How to get out of quicksand


I was walking along the beach one day, having a nice vacation, when I stepped into quicksand. It wasn’t a deep pit like you see in the movies, the kind that can swallow a horse and rider, but it was quicksand, just the same. I soon was in up to my knees, just like in the movies. The more I struggled to pull my feet out, the more stuck I became.

Perhaps you’ve noticed by now that you get more entrenched in your issues the more you try to solve them; just like quicksand. You have a library of self help books, have seen a score of therapists, attend groups, seminars, and yoga classes, you take medicine, and practice mindfulness. All this and you are still anxious. In fact, you’ve gone from being anxious to being anxious about being anxious. If your method of escaping is similar to my method of getting out of quicksand, you will get more stuck. You’re doing it wrong.

People always think they can learn to manage stress by stopping stress. They think they can overcome anxiety by calming down, discard irrational thoughts by discrediting them, overcome traumatic memories by forgetting them, stop drinking by removing alcohol from their lives. These methods work a lot of times, but, in special circumstances, they can get you even more stuck than you were before.

The reason I couldn’t get out of quicksand was because, whenever I attempted to pull one foot out, all my weight went to bear on the other one, causing it to sink more. I had to take an indirect approach. The only way to get out of quicksand is to get in it. I had to lay down, spread my weight across my whole body surface, and roll. I can testify that, while this seems easy to do, it’s hard to want to do. Everything in me suggested that I minimize contact with the quicksand, rather than maximize it. I was wrong.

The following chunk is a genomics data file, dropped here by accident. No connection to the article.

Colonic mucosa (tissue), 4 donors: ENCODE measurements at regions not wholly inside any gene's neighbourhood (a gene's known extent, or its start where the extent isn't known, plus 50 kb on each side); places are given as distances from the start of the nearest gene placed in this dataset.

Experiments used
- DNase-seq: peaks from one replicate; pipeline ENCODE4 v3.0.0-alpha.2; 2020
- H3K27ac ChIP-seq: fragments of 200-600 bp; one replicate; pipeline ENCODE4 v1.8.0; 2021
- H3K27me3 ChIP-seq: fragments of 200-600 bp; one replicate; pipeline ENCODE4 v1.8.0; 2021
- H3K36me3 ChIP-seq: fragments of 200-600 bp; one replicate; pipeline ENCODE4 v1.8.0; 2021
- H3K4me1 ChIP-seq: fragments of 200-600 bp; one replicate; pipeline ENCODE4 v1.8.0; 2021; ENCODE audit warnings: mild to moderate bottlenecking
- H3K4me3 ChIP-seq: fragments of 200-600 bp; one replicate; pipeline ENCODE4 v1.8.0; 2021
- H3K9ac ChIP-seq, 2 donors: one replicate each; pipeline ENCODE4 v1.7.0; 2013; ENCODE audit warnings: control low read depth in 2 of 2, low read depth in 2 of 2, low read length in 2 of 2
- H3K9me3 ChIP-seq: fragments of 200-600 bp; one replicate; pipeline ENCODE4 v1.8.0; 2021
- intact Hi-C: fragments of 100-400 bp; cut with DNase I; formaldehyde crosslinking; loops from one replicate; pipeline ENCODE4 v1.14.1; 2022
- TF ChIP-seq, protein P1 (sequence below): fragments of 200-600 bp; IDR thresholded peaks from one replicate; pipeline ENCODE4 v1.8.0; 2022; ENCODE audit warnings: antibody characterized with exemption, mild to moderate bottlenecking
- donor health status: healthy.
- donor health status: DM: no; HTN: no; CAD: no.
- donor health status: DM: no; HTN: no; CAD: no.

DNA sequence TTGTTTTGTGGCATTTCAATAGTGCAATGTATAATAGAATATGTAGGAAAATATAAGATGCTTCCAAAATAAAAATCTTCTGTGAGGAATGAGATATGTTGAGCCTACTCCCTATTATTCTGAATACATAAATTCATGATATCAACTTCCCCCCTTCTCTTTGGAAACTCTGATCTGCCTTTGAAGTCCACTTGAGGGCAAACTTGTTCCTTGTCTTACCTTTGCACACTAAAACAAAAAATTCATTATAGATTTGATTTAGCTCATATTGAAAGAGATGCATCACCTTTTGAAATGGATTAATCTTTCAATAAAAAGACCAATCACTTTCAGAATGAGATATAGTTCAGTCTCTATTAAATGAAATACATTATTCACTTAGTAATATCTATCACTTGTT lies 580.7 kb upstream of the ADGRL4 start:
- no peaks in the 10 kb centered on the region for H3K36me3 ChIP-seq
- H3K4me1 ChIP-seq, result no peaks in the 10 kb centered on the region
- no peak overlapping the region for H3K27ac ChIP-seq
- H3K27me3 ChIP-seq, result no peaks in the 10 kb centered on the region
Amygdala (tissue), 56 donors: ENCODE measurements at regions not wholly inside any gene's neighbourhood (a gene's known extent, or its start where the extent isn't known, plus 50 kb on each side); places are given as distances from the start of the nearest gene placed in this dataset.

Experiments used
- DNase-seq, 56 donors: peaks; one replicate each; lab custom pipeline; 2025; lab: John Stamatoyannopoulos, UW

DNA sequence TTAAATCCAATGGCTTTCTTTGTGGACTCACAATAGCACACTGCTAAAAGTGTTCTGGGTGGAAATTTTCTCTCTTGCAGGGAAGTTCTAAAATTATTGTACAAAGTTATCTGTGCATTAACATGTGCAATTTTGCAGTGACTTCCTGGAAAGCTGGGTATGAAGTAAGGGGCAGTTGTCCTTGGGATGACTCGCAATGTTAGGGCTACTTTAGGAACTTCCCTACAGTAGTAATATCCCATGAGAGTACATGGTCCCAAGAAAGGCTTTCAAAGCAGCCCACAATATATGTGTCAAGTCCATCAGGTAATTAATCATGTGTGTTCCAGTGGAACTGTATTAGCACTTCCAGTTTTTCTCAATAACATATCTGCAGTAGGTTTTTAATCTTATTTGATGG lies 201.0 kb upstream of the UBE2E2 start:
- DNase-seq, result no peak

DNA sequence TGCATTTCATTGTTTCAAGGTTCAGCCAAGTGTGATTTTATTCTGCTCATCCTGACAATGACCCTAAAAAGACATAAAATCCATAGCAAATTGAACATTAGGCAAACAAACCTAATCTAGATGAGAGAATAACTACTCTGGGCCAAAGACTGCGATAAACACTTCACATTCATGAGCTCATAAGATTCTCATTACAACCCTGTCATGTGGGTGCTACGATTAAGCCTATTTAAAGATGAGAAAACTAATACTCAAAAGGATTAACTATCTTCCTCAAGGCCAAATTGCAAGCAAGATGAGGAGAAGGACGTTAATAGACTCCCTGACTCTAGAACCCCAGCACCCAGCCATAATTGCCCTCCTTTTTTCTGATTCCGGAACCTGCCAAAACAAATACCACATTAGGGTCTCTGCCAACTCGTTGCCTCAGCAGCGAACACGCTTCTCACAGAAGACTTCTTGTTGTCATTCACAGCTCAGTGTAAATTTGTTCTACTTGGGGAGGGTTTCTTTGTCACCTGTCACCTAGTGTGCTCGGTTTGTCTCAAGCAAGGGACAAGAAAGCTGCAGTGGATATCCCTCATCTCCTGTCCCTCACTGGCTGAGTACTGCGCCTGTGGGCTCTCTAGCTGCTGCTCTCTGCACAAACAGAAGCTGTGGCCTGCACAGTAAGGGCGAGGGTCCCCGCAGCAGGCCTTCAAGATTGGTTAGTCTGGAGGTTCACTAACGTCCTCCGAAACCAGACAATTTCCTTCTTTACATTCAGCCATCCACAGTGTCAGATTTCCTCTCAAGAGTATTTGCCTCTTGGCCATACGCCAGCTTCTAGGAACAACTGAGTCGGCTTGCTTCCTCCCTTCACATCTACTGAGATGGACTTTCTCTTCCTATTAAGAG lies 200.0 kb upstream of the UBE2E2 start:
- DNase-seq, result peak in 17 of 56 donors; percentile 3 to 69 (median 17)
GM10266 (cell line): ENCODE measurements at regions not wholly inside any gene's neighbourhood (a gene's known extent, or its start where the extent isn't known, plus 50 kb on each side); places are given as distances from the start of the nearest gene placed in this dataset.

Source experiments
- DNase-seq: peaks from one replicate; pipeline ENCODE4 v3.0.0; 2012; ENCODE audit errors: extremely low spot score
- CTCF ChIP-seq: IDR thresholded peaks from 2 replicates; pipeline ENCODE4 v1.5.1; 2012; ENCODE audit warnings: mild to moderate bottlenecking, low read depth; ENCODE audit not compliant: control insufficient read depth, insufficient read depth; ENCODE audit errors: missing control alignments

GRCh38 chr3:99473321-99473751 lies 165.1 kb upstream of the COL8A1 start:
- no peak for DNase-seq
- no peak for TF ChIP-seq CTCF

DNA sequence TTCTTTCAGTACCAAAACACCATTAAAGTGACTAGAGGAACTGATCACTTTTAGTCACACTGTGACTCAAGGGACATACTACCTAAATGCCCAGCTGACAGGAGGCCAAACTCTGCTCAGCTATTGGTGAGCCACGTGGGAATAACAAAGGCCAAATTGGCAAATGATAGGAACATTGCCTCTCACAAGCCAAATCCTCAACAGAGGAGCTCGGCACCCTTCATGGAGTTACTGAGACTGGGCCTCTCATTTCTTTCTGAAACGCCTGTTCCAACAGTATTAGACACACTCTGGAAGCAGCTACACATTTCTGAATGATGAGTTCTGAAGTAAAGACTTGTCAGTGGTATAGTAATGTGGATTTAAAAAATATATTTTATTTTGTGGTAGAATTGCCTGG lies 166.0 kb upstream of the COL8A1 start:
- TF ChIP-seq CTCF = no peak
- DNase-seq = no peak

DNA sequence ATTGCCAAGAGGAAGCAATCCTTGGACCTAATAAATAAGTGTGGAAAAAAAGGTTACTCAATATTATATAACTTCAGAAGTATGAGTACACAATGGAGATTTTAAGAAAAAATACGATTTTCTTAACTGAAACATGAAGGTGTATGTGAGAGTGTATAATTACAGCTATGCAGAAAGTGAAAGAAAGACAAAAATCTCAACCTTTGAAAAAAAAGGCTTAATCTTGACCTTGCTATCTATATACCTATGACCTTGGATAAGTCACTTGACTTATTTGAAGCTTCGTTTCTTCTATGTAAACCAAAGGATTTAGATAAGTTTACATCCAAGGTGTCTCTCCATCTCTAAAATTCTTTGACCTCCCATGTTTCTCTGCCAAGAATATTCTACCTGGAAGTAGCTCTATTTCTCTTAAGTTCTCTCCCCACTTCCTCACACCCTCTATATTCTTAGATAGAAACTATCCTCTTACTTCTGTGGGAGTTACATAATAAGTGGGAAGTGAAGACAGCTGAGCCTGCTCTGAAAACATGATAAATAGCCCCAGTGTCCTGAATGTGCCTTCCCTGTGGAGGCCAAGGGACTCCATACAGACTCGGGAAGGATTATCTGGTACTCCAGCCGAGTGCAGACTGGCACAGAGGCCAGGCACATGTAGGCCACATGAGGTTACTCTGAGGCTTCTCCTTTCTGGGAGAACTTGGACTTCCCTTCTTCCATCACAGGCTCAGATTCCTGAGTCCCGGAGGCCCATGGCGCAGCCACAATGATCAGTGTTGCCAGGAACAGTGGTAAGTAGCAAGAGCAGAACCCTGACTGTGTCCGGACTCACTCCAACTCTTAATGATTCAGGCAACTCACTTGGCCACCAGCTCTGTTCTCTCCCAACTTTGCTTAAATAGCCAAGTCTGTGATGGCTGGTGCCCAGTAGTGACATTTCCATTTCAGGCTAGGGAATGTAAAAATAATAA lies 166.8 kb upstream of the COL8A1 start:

You don’t get rid of stress and anxiety, you learn to live with it. You don’t banish negative thoughts from your mind, you place them side-by-side with positive thoughts. At first, if you want to stop using alcohol, it makes sense to get away from it, but eventually you have to be around it.

Not everyone steps into quicksand. I did; it was one of the high points of my vacation because it gave me a story to tell; but, everyone experiences psychological turmoil. Everyone gets stressed, anxious, and down. Everyone has irrational thoughts, bad habits, and does things they regret. Everyone gets ill. Everyone dies. These things are inevitable. Suffering is optional.

Suffering is when, by struggling to eradicate pain, you just add to it. Suffering is a lot like getting caught in quicksand.

I eventually rolled my way of quicksand, or I would still be there, immobile on a beach. I guess there’s worse places to be than on a beach, unless you are caught in quicksand.

2 thoughts on “How to get out of quicksand

  1. Sam Ruck says:

    Good post, Keith! I often wonder how I manage with my wife’s disorder and maybe it’s because I’ve (kind of, mostly) learned to accept all the heartache and disappointment that comes in staying with her. I know I could move on, but since I’m unwilling to do that, I have to allow myself not to fight all the hell that we both are part of while I help her heal. It’s just kind of part of the process. It doesn’t seem to get any easier, and I have to watch myself or I will start panicking and fighting against stuff rather than accepting it as part of the process. I appreciate the story and picture. Maybe I can keep it in mind for my own life.

    Happy Memorial Day,


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